With COVID-19 easing, Bellingham council to resume in-person meetings

First meeting in front of a live audience could be March 28
March 2, 2022 at 8:00 a.m.
Bellingham City Hall will open its doors for in-person council meetings as early as March 28.
Bellingham City Hall will open its doors for in-person council meetings as early as March 28. (Hailey Hoffman/Cascadia Daily News)

Staff Reporter

The Bellingham City Council is gearing up for a return to City Hall, with public meetings resuming after two years of online sessions prompted by the COVID-19 pandemic.

A final decision isn't expected until March 14, but council members and staff indicated Monday afternoon that they would be ready to return to council chambers at 210 Lottie St. on March 28. 

The public, council members and staff would still be able to appear remotely, under a proposal outlined in a staff memo.

Council President Hannah Stone said she would prefer that remote appearances be the exception, not the norm, to minimize the logistical difficulties of juggling on-screen and in-person speakers.

Several council members said they would like certain restrictions enforced at in-person meetings, to protect the public from a dangerous virus that hasn't gone away — even if case numbers have declined dramatically in recent weeks.

COVID-19 case rates in Whatcom County have dropped from a little more than 3,000 per 100,000 residents on Jan. 20 to 616 on Feb. 19, the most recent date with available data on the county's COVID-19 dashboard.

Gov. Jay Inslee announced on Monday he would drop the statewide mask mandate on March 12 instead of March 21, as he had announced a couple weeks earlier. Local jurisdictions will still be able to enforce stricter COVID-19 safety rules, however.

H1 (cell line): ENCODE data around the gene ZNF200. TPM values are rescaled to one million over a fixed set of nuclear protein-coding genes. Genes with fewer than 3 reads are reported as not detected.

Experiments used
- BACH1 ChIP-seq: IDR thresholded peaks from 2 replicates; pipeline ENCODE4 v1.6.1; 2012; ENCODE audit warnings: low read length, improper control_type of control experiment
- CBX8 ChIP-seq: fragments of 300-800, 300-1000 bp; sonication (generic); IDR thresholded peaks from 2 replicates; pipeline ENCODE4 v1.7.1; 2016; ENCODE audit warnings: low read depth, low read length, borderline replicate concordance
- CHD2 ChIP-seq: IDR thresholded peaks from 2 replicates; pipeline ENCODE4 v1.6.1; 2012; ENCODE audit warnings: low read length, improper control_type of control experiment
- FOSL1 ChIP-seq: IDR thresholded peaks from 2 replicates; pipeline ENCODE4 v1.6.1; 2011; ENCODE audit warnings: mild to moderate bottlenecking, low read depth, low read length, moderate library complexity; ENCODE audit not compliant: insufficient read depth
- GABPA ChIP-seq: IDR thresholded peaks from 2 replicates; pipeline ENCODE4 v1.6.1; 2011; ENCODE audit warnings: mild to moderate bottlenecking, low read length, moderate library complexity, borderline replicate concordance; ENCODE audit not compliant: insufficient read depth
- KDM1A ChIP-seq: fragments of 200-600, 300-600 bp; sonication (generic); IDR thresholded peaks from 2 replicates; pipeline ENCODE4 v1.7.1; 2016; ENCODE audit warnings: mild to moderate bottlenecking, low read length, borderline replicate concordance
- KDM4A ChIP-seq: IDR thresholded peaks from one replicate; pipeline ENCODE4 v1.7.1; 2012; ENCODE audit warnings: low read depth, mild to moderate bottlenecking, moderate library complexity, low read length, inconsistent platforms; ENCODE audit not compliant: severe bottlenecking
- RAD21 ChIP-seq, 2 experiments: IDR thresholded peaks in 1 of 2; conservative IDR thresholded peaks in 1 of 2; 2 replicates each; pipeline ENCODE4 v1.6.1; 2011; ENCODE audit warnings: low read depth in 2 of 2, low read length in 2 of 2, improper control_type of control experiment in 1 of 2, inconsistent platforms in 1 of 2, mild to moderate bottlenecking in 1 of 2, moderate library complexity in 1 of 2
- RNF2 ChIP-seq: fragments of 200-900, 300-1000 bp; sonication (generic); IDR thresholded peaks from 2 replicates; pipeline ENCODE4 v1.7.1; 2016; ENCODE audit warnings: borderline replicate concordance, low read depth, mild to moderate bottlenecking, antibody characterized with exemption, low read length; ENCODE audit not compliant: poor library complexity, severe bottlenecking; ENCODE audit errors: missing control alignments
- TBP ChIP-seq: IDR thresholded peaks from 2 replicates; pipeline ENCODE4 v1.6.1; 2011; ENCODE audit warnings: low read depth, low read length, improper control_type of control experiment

Council member Michael Lilliquist proposed requiring either proof of vaccination or face masks for people who want to attend a meeting in person. Mayor Seth Fleetwood responded with some reservations about asking city staff to check vaccination cards at the door. 

Fleetwood relayed a message to council he has been hearing from his staff: “We don't want to be the vaccine police.”

Lilliquist pressed the issue, saying people who didn't want to meet mask or vaccination requirements could attend meetings online.

Council member Lisa Anderson said council might want to limit attendance to something less than the chamber's standard capacity of 150. 

“I would be a little bit apprehensive about having 150 people in that closed room,” Anderson said. “The virus is still in the community.”

She said the first few in-person meetings might attract a large audience of people wanting to take advantage of the opportunity to address council members directly. 

Council has not given the public the opportunity to speak during online meetings, outside of formal public hearings about narrow topics. Last year, the council also held virtual town halls, separate from regular meetings, for general public comment.

The council will debate in-person meeting requirements further on March 14.

The staff memo said dozens of volunteer boards, such as the Arts Commission and the Parks and Recreation Advisory Board, would continue to meet remotely. Board members will be required to meet the same vaccination requirements as city employees before these groups can meet in person.

City employees who are still working remotely — a little more than 100 in all — will resume in-person work on March 21, the staff memo said. The public also will be able to conduct more business inside City Hall as the month progresses. 

The city's Permit Center began offering counter service on March 1. The Parks and Recreation Department and the Mayor's Office will resume in-person services March 21. The Finance Department is already open to the public.

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